Science fiction has promised us a rocket that blasts off into space without stages. How close is reality to the science fiction dream of a single stage to orbit?
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Now, don’t get me wrong, Science Fiction is awesome. Like almost everyone working in the field of space and astronomy, I was deeply influenced by science fiction. For me, it was Star Trek and Star Wars. I had a toy phaser that made this awesome really loud phaser sound, and I played with it non-stop until it disappeared one day. And I was sure I’d left it in the middle of my floor, like I did with all my toys, but I found it a few years later, hidden up in a closet that I couldn’t reach. And I always wondered how it got there.
Anyway, back to science fiction. For all of its inspiration, science fiction has put a few ideas into our brains which aren’t entirely helpful. You know, warp drives, artificial gravity, teleportation, and rockets that take off, fly to space, visit other planets orbiting stars, land again.
The Millennium Falcon, Firefly, and Enterprise Shuttles are all examples of single stage to orbit to orbit spacecraft, or SSTOs.
Consider the rockets that exist in reality, you know, the Atlases, Falcons and Deltas. They take off from a launch pad, fly for a bit until the fuel is used up in a stage of the rocket, then they jettison that stage and thrust with the next stage. The mighty Saturn V was so powerful that it had three stages, as it made it’s way to orbit.
As we discussed in a previous video, SpaceX is working to make the first stage, and maybe even the second stage reusable, which is a vast improvement over just letting everything burn up, but there are no rockets that actually fly to orbit and back in a single stage.
In fact, using the technology we have today, it’s probably not a good idea.
Has anyone ever worked on a single stage to orbit? What technological advances will need to happen to make this work?
As I said earlier, a single stage to orbit rocket would be something like the Millennium Falcon. It carries fuel, and then uses that fuel to fly into orbit, and from world to world. Once it runs out of fuel, it gets filled up again, and then it’s off again, making the Kessel Run and avoiding Imperial Blockades.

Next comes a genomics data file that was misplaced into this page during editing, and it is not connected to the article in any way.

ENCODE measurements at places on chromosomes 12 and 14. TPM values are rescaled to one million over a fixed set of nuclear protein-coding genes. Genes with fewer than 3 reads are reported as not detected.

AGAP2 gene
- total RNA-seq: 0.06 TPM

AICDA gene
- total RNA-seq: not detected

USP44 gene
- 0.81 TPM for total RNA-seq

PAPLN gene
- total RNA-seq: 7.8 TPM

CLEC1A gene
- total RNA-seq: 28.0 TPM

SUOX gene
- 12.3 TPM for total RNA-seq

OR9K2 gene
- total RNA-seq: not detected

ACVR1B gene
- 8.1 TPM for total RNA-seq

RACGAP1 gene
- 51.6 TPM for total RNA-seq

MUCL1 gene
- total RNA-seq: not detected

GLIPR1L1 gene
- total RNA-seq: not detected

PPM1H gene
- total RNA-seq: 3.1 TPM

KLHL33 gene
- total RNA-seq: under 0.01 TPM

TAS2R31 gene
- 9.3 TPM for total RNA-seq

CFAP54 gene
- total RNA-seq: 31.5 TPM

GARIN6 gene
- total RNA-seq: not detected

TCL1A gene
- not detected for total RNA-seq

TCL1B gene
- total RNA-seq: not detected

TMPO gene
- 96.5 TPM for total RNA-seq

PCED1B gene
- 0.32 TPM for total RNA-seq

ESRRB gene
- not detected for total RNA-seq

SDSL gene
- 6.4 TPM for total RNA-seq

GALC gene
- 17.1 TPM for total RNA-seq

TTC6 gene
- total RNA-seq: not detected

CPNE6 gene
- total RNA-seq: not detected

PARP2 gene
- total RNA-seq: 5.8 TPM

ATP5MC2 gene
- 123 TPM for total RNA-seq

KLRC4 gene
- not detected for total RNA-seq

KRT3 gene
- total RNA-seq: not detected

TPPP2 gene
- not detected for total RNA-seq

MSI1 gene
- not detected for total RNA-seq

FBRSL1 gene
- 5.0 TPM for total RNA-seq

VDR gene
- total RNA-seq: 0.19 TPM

This concept of a rocket matches our personal experience with every other vehicle we’ve ever been in. You drive your car around and refuel it, same with boats, airplanes and every other form of Earth-based transportation.
But flying into space requires the expenditure of energy that defies comprehension. Let me give you an example. A Falcon 9 rocket can lift about 22,800 kilograms into low-Earth orbit. That’s about the same as a fully loaded cement truck – which is a lot.
The entire fueled Falcon 9 weighs just over 540,000 kg, of which more than 510,000 kgs of it are fuel, with a little extra mass for the engines, fuel tanks, etc. Imagine if you drove a car that was essentially 95% fuel.
The problem is specific impulse; the maximum amount of thrust that a specific kind of engine and fuel type can achieve. I’m not going to go into all the details, but the most efficient chemical rockets we have, fueled by liquid hydrogen and oxygen, can just barely deliver enough thrust to get you to orbit. They have a maximum specific impulse of about 450 seconds.
Because the amount of fuel it takes to launch a rocket is so high, modern rockets use a staging system. Once a stage has emptied out all its fuel, it detaches and returns to Earth so that the second stage can keep going without having to drag along the extra weight of the empty fuel tanks.
You might be surprised to know that many modern rockets are actually capable of reaching orbit with a single stage. The problem is that they wouldn’t be able to carry any significant payload.
At the end of the day, considering the chemical rockets we have today, the multi-staged profile is the most efficient and cost-effective strategy for carrying the most payload to space for the lowest cost possible.
Has anyone tried developing SSTOs in the past? Definitely. Probably the most widely publicized was NASA’s X-33/VentureStar program, developed by Lockheed Martin in the 1990s.
The purpose of the X-33 was to test out a range of new technologies for NASA, including composite fuel tanks, autonomous flight, and a new lifting body design.